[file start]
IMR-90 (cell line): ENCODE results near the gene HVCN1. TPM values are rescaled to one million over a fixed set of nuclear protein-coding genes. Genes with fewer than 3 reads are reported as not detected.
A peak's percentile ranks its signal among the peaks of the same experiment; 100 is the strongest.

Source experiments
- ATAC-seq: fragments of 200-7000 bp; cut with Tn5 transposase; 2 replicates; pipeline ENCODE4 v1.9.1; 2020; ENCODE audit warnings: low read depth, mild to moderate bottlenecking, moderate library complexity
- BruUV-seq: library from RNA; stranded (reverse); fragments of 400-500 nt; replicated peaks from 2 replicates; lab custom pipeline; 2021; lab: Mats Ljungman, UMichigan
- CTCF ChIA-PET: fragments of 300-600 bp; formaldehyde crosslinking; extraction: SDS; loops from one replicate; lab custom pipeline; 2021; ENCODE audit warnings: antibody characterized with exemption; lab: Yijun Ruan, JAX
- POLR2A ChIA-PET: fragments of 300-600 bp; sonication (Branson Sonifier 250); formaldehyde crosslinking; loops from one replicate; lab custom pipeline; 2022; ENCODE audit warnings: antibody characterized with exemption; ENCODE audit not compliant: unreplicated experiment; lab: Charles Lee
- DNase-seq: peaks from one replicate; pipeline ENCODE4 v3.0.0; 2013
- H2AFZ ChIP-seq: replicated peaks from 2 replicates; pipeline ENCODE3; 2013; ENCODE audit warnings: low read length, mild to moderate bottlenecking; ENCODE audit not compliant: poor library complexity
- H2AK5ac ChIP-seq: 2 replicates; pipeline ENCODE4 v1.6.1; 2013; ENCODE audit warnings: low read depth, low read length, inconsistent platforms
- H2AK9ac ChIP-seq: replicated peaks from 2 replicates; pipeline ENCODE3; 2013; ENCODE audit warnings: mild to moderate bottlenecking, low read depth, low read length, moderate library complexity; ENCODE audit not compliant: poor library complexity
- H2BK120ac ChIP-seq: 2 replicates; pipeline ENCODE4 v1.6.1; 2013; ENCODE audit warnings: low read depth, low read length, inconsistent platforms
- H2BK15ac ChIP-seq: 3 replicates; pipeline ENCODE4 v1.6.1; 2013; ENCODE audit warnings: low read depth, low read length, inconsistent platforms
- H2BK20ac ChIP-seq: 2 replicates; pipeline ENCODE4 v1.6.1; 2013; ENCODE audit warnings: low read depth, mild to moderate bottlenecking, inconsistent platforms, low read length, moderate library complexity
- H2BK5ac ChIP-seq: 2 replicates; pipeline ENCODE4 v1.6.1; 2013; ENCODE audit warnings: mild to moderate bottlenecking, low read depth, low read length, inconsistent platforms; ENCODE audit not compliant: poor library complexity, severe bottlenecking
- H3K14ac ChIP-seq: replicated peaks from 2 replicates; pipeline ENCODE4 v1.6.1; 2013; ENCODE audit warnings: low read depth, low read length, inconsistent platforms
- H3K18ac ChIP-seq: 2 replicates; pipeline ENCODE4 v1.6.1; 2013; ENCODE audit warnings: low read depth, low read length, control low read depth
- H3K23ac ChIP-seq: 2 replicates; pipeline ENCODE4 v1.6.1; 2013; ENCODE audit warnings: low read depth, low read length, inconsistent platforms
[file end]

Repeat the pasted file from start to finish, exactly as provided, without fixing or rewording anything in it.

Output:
IMR-90 (cell line): ENCODE results near the gene HVCN1. TPM values are rescaled to one million over a fixed set of nuclear protein-coding genes. Genes with fewer than 3 reads are reported as not detected.
A peak's percentile ranks its signal among the peaks of the same experiment; 100 is the strongest.

Source experiments
- ATAC-seq: fragments of 200-7000 bp; cut with Tn5 transposase; 2 replicates; pipeline ENCODE4 v1.9.1; 2020; ENCODE audit warnings: low read depth, mild to moderate bottlenecking, moderate library complexity
- BruUV-seq: library from RNA; stranded (reverse); fragments of 400-500 nt; replicated peaks from 2 replicates; lab custom pipeline; 2021; lab: Mats Ljungman, UMichigan
- CTCF ChIA-PET: fragments of 300-600 bp; formaldehyde crosslinking; extraction: SDS; loops from one replicate; lab custom pipeline; 2021; ENCODE audit warnings: antibody characterized with exemption; lab: Yijun Ruan, JAX
- POLR2A ChIA-PET: fragments of 300-600 bp; sonication (Branson Sonifier 250); formaldehyde crosslinking; loops from one replicate; lab custom pipeline; 2022; ENCODE audit warnings: antibody characterized with exemption; ENCODE audit not compliant: unreplicated experiment; lab: Charles Lee
- DNase-seq: peaks from one replicate; pipeline ENCODE4 v3.0.0; 2013
- H2AFZ ChIP-seq: replicated peaks from 2 replicates; pipeline ENCODE3; 2013; ENCODE audit warnings: low read length, mild to moderate bottlenecking; ENCODE audit not compliant: poor library complexity
- H2AK5ac ChIP-seq: 2 replicates; pipeline ENCODE4 v1.6.1; 2013; ENCODE audit warnings: low read depth, low read length, inconsistent platforms
- H2AK9ac ChIP-seq: replicated peaks from 2 replicates; pipeline ENCODE3; 2013; ENCODE audit warnings: mild to moderate bottlenecking, low read depth, low read length, moderate library complexity; ENCODE audit not compliant: poor library complexity
- H2BK120ac ChIP-seq: 2 replicates; pipeline ENCODE4 v1.6.1; 2013; ENCODE audit warnings: low read depth, low read length, inconsistent platforms
- H2BK15ac ChIP-seq: 3 replicates; pipeline ENCODE4 v1.6.1; 2013; ENCODE audit warnings: low read depth, low read length, inconsistent platforms
- H2BK20ac ChIP-seq: 2 replicates; pipeline ENCODE4 v1.6.1; 2013; ENCODE audit warnings: low read depth, mild to moderate bottlenecking, inconsistent platforms, low read length, moderate library complexity
- H2BK5ac ChIP-seq: 2 replicates; pipeline ENCODE4 v1.6.1; 2013; ENCODE audit warnings: mild to moderate bottlenecking, low read depth, low read length, inconsistent platforms; ENCODE audit not compliant: poor library complexity, severe bottlenecking
- H3K14ac ChIP-seq: replicated peaks from 2 replicates; pipeline ENCODE4 v1.6.1; 2013; ENCODE audit warnings: low read depth, low read length, inconsistent platforms
- H3K18ac ChIP-seq: 2 replicates; pipeline ENCODE4 v1.6.1; 2013; ENCODE audit warnings: low read depth, low read length, control low read depth
- H3K23ac ChIP-seq: 2 replicates; pipeline ENCODE4 v1.6.1; 2013; ENCODE audit warnings: low read depth, low read length, inconsistent platforms